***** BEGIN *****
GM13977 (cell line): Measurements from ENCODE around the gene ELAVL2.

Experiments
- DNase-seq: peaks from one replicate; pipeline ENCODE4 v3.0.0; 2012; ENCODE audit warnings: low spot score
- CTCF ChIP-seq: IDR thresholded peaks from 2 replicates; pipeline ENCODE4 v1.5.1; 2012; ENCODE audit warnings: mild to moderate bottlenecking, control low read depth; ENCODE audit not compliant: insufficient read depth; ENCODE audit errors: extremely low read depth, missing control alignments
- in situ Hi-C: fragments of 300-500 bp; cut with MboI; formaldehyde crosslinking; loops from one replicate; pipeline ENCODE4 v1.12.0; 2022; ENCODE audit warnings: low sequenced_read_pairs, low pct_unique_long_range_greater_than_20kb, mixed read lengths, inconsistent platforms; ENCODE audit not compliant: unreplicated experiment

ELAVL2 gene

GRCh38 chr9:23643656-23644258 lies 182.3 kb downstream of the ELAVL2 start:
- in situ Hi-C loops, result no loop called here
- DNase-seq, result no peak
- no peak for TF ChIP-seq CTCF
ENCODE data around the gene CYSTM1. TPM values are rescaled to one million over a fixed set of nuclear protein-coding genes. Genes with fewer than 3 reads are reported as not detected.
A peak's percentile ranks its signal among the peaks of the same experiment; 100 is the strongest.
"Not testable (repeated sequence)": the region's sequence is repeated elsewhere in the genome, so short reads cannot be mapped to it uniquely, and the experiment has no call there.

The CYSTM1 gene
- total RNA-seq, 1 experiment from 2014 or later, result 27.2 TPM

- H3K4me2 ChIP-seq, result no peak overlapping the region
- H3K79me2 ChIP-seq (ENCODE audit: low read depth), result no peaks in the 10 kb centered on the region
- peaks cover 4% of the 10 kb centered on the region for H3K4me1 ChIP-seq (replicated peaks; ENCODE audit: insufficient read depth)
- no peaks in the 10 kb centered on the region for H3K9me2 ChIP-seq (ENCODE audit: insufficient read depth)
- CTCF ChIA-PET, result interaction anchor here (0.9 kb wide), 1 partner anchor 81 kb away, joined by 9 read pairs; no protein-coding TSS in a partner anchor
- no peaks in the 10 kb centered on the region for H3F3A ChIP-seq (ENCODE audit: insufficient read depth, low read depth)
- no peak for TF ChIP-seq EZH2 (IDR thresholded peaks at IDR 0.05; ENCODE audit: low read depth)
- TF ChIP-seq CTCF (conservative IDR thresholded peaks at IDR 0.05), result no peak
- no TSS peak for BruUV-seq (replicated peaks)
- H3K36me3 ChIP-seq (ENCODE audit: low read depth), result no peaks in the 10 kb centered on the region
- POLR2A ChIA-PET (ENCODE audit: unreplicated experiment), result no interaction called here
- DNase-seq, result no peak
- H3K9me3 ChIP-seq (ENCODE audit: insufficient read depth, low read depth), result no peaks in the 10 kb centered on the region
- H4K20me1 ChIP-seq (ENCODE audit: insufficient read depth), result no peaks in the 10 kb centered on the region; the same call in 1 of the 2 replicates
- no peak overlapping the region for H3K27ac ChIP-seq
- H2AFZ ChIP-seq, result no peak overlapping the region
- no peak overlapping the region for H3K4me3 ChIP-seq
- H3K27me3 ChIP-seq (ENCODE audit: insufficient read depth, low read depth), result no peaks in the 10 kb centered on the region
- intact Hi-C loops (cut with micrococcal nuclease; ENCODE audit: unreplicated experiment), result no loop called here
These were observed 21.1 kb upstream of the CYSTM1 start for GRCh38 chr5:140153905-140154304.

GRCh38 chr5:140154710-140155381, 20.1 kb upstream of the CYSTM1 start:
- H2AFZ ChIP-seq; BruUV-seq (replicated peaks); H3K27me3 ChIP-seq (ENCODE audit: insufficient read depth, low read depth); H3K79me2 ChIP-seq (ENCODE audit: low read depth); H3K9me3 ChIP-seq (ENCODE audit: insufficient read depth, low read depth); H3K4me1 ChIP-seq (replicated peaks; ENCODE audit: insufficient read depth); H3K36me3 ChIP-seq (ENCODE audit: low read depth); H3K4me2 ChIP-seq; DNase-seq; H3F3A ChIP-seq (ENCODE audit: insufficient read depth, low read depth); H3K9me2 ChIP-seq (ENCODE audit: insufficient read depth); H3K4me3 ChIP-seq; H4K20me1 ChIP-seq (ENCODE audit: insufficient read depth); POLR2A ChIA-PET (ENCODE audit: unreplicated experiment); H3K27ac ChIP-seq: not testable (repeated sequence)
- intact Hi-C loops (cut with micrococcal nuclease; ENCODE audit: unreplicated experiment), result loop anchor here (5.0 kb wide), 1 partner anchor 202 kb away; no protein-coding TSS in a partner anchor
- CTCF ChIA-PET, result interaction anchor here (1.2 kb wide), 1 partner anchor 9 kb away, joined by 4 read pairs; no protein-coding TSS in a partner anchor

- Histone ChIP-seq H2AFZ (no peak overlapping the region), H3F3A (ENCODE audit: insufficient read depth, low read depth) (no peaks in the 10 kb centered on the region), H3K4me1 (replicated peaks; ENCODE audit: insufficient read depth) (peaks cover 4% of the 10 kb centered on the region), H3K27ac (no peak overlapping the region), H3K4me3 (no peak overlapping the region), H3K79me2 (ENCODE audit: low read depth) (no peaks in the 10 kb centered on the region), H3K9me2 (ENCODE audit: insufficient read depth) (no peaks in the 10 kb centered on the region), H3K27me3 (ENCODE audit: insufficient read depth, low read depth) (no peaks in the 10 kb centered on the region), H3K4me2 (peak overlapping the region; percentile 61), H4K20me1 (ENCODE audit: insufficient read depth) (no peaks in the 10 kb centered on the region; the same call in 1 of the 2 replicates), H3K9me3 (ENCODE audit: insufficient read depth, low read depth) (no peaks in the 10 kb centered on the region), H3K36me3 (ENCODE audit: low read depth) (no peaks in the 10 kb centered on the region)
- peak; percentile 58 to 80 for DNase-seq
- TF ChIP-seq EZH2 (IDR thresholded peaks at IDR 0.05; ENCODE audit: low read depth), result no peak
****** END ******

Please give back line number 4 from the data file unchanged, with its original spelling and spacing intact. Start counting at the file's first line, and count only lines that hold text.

- CTCF ChIP-seq: IDR thresholded peaks from 2 replicates; pipeline ENCODE4 v1.5.1; 2012; ENCODE audit warnings: mild to moderate bottlenecking, control low read depth; ENCODE audit not compliant: insufficient read depth; ENCODE audit errors: extremely low read depth, missing control alignments